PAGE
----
Russia may become the second-largest crypto miner, expert claims

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Bitcoin
Russia may become the second-largest crypto miner, expert claims

Didar Bekbauov — the founder of Kazakh Bitcoin (BTC) mining firm Xive — suggested that Russia may soon become a major player in the space of cryptocurrency mining.

Bekbauov wrote in a recent Twitter thread that “Russia can gain a foothold in the second place in the world in cryptocurrency mining.”

He also echoed the ideas shared by BitRiver’s director for government relations Oleg Ogienko at the RBC Crypto forum on December 5, when he claimed that the Russian Federation’s power consumed for mining is 1.7 gigawatts. Ogienko said that 60% of this power is used by industrial-scale mining operations while the remaining 40% are consumed by the retail market segment. He said:

“Given the potential for growth, industrial mining will reach 5GW in the next two years with balanced and prudent industry regulation. This will provide an opportunity for Russia to firmly gain a foothold in the second place in the world in cryptocurrency mining.”

Oleg Ogienko, director of government relations at BitRiver

Such an event could potentially lead to about 50 billion rubles (nearly $800 million) in tax revenues in the first year and a half, with 500 billion (nearly $8 billion) more following in the next two to three years.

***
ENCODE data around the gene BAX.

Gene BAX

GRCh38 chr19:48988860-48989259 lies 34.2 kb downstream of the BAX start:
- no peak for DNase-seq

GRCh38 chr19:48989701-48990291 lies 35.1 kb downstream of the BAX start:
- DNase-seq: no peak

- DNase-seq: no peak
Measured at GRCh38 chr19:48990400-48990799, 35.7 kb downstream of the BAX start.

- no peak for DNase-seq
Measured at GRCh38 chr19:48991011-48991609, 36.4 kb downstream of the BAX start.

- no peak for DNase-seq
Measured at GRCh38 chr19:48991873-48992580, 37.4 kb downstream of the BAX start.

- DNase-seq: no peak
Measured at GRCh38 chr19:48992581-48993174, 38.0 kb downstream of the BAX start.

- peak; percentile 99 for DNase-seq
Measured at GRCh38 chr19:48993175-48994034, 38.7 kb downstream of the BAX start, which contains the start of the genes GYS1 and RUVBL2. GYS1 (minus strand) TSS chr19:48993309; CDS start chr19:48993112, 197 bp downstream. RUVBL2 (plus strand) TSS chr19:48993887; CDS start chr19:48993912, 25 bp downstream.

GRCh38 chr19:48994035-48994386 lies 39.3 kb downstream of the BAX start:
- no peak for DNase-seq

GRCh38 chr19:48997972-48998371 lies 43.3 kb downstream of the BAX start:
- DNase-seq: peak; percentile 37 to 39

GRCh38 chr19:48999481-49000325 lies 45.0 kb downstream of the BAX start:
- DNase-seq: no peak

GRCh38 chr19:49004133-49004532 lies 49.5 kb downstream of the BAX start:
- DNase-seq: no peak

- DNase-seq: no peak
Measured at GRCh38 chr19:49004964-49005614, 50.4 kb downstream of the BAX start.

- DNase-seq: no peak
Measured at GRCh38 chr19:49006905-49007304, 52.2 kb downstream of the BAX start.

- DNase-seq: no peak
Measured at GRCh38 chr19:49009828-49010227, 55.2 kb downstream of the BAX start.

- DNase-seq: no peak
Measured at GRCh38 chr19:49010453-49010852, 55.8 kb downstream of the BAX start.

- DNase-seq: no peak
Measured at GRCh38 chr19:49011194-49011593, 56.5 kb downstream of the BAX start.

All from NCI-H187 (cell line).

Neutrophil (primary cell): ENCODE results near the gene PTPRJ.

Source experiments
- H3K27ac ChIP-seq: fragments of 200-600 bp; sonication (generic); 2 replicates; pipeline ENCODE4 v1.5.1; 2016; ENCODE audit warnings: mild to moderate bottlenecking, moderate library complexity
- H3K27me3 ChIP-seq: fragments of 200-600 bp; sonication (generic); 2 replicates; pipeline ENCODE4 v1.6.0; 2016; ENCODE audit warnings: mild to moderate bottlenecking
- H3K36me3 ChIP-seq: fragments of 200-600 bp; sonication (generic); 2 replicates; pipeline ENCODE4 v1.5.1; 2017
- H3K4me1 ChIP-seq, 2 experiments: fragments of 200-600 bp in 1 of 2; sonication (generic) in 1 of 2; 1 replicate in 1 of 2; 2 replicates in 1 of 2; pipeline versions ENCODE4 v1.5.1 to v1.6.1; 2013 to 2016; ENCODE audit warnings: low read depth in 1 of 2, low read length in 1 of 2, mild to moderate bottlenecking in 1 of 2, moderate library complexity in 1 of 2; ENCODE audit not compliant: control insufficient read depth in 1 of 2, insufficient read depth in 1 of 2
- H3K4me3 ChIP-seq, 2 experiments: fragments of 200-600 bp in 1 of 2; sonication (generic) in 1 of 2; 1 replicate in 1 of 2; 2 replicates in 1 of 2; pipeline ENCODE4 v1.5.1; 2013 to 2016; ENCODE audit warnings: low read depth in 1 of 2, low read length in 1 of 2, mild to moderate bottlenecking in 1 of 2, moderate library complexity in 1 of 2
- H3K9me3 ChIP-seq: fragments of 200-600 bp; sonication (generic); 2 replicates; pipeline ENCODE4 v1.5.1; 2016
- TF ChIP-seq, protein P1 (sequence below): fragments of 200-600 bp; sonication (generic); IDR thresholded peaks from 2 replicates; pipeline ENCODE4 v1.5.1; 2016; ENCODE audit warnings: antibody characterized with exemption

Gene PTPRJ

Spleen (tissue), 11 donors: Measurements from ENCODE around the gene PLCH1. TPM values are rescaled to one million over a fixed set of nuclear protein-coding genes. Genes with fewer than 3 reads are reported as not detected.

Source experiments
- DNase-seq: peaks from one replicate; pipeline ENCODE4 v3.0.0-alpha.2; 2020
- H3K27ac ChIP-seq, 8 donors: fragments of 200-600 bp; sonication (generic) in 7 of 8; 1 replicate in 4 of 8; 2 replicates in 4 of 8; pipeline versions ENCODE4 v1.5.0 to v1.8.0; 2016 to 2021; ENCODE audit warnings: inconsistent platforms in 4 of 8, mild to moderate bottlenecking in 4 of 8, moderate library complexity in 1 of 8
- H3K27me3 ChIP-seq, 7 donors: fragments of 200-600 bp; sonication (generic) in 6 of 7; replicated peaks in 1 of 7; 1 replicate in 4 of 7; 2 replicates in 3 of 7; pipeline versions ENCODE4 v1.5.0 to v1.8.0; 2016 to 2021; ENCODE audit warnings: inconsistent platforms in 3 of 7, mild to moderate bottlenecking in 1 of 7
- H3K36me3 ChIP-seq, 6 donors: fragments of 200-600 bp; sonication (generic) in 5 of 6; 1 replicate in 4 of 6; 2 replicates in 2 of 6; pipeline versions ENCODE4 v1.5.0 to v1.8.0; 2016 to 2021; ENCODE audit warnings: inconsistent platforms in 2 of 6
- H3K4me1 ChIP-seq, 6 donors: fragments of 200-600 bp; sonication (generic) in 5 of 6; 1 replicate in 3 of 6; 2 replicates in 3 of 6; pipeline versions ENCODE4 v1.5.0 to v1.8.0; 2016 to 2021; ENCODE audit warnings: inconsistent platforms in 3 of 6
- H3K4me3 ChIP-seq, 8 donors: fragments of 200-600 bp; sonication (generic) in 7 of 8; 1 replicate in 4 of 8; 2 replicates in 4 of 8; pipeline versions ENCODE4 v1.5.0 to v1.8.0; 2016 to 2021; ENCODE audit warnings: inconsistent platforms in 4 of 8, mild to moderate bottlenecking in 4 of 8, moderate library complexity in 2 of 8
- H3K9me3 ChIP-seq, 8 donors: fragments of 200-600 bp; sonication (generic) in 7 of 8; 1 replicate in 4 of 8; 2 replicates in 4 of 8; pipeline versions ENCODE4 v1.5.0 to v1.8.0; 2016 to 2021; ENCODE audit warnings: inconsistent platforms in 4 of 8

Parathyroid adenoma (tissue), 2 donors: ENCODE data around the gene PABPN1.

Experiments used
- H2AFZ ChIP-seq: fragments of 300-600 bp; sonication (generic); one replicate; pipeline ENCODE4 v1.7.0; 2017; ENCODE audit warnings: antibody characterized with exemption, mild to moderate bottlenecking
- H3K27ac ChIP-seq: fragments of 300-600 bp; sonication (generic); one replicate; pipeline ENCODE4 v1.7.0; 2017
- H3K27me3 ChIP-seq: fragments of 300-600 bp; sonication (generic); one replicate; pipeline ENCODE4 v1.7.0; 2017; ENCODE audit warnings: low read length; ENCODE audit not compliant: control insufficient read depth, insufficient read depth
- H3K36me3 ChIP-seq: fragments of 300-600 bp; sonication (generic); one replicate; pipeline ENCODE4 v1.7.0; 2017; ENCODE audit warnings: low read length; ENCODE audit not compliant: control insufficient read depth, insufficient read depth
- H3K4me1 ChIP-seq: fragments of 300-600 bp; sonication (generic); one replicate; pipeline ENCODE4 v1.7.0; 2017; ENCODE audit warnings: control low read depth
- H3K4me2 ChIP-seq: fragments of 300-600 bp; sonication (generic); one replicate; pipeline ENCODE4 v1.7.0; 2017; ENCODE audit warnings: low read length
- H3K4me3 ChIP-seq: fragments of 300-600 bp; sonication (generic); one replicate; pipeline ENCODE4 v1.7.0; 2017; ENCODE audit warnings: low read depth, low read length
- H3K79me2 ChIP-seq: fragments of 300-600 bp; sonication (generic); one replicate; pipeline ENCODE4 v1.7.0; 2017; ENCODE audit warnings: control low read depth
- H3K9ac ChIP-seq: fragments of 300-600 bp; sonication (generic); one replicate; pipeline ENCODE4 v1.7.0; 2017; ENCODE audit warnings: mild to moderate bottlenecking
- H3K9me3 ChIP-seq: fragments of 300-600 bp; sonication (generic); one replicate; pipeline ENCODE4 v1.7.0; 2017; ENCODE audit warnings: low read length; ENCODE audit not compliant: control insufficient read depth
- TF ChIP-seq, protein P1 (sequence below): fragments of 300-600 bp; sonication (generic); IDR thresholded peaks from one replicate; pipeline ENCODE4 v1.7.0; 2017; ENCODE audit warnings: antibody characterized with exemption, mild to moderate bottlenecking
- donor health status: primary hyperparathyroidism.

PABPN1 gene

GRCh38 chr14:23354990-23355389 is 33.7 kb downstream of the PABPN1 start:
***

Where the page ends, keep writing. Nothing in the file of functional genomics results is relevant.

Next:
The news reports the recent introduction of a Russian bill that would effectively legalize crypto mining and a proposal by the Bank of Russia to only allow local miners to sell their crypto on foreign exchanges and to non-residents.

In addition to that, Russia’s major competitor in terms of mining, neighboring Kazakhstan, has just imposed new restrictions on miners. From now on, electricity purchases by Kazakhstani miners from the public grid are only permitted when there is a surplus and only through a particular exchange.

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Adrian Zmudzinski

Adrian Zmudzinski is a cryptocurrency journalist with over 3,000 articles under his belt. He is passionate about cryptocurrencies, digital rights, information technology and futurology — the things that he likes to cover the most. Adrian previously reported for Cointelegraph and Benzinga.